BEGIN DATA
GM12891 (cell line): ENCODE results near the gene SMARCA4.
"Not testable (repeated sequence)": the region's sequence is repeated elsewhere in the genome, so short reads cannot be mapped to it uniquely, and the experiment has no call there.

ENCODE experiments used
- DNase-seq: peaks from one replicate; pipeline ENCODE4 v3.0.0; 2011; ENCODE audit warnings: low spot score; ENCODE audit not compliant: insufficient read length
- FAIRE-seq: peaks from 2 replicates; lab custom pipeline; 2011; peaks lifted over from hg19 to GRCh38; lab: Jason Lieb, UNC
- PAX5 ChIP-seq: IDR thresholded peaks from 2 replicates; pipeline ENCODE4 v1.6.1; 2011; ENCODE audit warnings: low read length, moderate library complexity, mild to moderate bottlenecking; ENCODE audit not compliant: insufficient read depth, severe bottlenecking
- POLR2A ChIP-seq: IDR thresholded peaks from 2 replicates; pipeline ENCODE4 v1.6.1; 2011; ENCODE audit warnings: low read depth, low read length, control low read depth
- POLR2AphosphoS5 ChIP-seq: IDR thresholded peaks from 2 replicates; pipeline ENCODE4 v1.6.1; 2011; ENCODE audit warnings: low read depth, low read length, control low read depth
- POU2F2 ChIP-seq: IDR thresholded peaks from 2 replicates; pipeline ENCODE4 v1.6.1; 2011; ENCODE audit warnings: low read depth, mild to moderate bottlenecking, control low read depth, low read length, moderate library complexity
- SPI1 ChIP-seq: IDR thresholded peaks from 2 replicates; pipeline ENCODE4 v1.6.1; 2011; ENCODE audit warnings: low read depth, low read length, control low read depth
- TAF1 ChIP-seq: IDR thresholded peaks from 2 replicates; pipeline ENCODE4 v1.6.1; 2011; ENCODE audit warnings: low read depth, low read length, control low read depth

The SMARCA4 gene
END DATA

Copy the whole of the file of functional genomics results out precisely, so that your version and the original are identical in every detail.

GM12891 (cell line): ENCODE results near the gene SMARCA4.
"Not testable (repeated sequence)": the region's sequence is repeated elsewhere in the genome, so short reads cannot be mapped to it uniquely, and the experiment has no call there.

ENCODE experiments used
- DNase-seq: peaks from one replicate; pipeline ENCODE4 v3.0.0; 2011; ENCODE audit warnings: low spot score; ENCODE audit not compliant: insufficient read length
- FAIRE-seq: peaks from 2 replicates; lab custom pipeline; 2011; peaks lifted over from hg19 to GRCh38; lab: Jason Lieb, UNC
- PAX5 ChIP-seq: IDR thresholded peaks from 2 replicates; pipeline ENCODE4 v1.6.1; 2011; ENCODE audit warnings: low read length, moderate library complexity, mild to moderate bottlenecking; ENCODE audit not compliant: insufficient read depth, severe bottlenecking
- POLR2A ChIP-seq: IDR thresholded peaks from 2 replicates; pipeline ENCODE4 v1.6.1; 2011; ENCODE audit warnings: low read depth, low read length, control low read depth
- POLR2AphosphoS5 ChIP-seq: IDR thresholded peaks from 2 replicates; pipeline ENCODE4 v1.6.1; 2011; ENCODE audit warnings: low read depth, low read length, control low read depth
- POU2F2 ChIP-seq: IDR thresholded peaks from 2 replicates; pipeline ENCODE4 v1.6.1; 2011; ENCODE audit warnings: low read depth, mild to moderate bottlenecking, control low read depth, low read length, moderate library complexity
- SPI1 ChIP-seq: IDR thresholded peaks from 2 replicates; pipeline ENCODE4 v1.6.1; 2011; ENCODE audit warnings: low read depth, low read length, control low read depth
- TAF1 ChIP-seq: IDR thresholded peaks from 2 replicates; pipeline ENCODE4 v1.6.1; 2011; ENCODE audit warnings: low read depth, low read length, control low read depth

The SMARCA4 gene